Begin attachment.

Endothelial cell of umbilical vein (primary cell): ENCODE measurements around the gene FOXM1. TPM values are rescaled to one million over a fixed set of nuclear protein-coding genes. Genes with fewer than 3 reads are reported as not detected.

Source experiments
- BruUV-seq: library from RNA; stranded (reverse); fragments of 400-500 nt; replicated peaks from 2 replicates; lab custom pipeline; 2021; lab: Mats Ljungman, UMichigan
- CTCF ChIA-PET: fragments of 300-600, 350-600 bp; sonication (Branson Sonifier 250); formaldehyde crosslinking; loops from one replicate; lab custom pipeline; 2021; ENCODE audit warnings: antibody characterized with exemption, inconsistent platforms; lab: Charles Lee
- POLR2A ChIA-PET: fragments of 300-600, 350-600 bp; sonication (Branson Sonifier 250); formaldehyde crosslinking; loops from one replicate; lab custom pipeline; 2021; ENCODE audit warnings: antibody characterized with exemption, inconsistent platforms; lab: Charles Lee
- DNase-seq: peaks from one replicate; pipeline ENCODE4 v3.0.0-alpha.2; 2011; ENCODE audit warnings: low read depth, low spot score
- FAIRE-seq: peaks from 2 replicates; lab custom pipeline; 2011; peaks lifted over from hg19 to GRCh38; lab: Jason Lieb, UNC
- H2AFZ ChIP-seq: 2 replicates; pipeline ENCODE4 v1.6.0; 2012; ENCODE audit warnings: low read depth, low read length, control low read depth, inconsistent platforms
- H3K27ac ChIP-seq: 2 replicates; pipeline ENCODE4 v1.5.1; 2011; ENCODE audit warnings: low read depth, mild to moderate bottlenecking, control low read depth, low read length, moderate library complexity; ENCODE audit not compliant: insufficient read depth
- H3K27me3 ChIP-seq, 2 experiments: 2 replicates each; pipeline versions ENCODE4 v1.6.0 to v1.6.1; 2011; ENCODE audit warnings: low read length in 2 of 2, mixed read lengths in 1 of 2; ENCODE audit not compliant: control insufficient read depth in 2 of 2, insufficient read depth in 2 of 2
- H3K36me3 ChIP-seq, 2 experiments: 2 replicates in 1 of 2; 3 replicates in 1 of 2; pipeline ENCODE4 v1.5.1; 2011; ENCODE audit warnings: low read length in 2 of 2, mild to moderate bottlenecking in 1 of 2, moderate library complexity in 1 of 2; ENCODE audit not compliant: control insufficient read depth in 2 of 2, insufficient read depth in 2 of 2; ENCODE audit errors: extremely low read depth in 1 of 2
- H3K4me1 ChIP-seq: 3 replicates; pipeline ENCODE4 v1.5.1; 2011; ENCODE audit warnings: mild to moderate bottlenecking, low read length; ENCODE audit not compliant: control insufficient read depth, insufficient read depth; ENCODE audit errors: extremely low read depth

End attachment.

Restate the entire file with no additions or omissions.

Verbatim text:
Endothelial cell of umbilical vein (primary cell): ENCODE measurements around the gene FOXM1. TPM values are rescaled to one million over a fixed set of nuclear protein-coding genes. Genes with fewer than 3 reads are reported as not detected.

Source experiments
- BruUV-seq: library from RNA; stranded (reverse); fragments of 400-500 nt; replicated peaks from 2 replicates; lab custom pipeline; 2021; lab: Mats Ljungman, UMichigan
- CTCF ChIA-PET: fragments of 300-600, 350-600 bp; sonication (Branson Sonifier 250); formaldehyde crosslinking; loops from one replicate; lab custom pipeline; 2021; ENCODE audit warnings: antibody characterized with exemption, inconsistent platforms; lab: Charles Lee
- POLR2A ChIA-PET: fragments of 300-600, 350-600 bp; sonication (Branson Sonifier 250); formaldehyde crosslinking; loops from one replicate; lab custom pipeline; 2021; ENCODE audit warnings: antibody characterized with exemption, inconsistent platforms; lab: Charles Lee
- DNase-seq: peaks from one replicate; pipeline ENCODE4 v3.0.0-alpha.2; 2011; ENCODE audit warnings: low read depth, low spot score
- FAIRE-seq: peaks from 2 replicates; lab custom pipeline; 2011; peaks lifted over from hg19 to GRCh38; lab: Jason Lieb, UNC
- H2AFZ ChIP-seq: 2 replicates; pipeline ENCODE4 v1.6.0; 2012; ENCODE audit warnings: low read depth, low read length, control low read depth, inconsistent platforms
- H3K27ac ChIP-seq: 2 replicates; pipeline ENCODE4 v1.5.1; 2011; ENCODE audit warnings: low read depth, mild to moderate bottlenecking, control low read depth, low read length, moderate library complexity; ENCODE audit not compliant: insufficient read depth
- H3K27me3 ChIP-seq, 2 experiments: 2 replicates each; pipeline versions ENCODE4 v1.6.0 to v1.6.1; 2011; ENCODE audit warnings: low read length in 2 of 2, mixed read lengths in 1 of 2; ENCODE audit not compliant: control insufficient read depth in 2 of 2, insufficient read depth in 2 of 2
- H3K36me3 ChIP-seq, 2 experiments: 2 replicates in 1 of 2; 3 replicates in 1 of 2; pipeline ENCODE4 v1.5.1; 2011; ENCODE audit warnings: low read length in 2 of 2, mild to moderate bottlenecking in 1 of 2, moderate library complexity in 1 of 2; ENCODE audit not compliant: control insufficient read depth in 2 of 2, insufficient read depth in 2 of 2; ENCODE audit errors: extremely low read depth in 1 of 2
- H3K4me1 ChIP-seq: 3 replicates; pipeline ENCODE4 v1.5.1; 2011; ENCODE audit warnings: mild to moderate bottlenecking, low read length; ENCODE audit not compliant: control insufficient read depth, insufficient read depth; ENCODE audit errors: extremely low read depth